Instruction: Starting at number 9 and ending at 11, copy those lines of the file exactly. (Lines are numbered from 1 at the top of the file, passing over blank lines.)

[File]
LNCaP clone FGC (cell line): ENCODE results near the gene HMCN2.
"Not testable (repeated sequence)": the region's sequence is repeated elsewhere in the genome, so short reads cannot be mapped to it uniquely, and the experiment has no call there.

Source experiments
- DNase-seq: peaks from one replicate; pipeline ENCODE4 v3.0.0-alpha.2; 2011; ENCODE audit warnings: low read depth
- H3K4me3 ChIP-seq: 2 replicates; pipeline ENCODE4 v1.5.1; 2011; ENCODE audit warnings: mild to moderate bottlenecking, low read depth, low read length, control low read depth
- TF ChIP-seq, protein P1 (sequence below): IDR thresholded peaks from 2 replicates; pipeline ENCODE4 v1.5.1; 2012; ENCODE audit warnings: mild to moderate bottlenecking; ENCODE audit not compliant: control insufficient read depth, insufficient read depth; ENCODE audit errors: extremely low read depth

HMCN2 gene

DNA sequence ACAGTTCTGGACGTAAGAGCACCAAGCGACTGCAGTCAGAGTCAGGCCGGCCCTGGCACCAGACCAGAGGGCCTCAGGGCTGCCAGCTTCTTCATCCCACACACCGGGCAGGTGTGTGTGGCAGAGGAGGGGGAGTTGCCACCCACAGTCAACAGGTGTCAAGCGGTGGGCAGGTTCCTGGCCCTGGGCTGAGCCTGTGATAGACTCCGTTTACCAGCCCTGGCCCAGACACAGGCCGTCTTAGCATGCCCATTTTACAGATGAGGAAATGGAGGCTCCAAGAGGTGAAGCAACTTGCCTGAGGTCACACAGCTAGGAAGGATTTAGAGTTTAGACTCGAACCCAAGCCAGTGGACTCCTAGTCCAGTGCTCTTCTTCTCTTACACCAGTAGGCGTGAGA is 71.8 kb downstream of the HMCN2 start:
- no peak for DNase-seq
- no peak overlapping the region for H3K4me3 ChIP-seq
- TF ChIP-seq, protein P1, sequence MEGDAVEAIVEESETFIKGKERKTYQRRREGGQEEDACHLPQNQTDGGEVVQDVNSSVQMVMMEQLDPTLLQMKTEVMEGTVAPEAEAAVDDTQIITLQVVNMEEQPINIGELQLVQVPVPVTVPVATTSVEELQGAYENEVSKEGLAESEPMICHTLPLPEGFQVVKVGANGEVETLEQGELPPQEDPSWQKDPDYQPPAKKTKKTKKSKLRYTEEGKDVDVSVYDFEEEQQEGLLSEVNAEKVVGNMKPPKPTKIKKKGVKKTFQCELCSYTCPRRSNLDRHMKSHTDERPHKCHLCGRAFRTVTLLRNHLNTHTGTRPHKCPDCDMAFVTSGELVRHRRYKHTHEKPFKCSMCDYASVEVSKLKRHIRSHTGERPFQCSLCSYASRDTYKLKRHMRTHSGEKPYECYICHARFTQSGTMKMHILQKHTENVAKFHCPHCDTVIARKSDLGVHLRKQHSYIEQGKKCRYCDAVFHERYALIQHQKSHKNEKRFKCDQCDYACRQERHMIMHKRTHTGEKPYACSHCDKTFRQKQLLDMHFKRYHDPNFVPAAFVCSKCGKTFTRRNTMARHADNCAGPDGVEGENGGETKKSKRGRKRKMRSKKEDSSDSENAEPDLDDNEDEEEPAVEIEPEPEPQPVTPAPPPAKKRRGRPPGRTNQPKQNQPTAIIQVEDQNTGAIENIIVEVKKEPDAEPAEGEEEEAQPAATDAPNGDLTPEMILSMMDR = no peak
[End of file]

- no peak for DNase-seq
- no peak overlapping the region for H3K4me3 ChIP-seq
- TF ChIP-seq, protein P1, sequence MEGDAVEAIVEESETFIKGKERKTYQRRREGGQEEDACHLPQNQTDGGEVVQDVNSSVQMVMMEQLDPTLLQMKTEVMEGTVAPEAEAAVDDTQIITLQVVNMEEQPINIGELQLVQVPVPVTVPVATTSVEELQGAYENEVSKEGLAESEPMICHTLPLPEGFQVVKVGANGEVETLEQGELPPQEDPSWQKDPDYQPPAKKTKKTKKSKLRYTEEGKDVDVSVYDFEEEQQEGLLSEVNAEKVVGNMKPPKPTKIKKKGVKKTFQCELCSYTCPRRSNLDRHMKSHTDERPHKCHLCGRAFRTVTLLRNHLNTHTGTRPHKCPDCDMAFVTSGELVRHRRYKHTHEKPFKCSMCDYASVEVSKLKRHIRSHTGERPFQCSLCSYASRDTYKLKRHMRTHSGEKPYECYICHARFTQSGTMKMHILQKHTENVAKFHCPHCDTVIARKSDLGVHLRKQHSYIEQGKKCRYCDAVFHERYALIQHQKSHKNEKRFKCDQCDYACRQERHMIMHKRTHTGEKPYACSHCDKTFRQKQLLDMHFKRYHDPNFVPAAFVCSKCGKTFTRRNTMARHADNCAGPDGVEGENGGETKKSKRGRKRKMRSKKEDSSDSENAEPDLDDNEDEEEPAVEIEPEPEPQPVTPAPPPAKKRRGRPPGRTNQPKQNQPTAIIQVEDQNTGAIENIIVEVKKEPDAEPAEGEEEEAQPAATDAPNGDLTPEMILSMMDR = no peak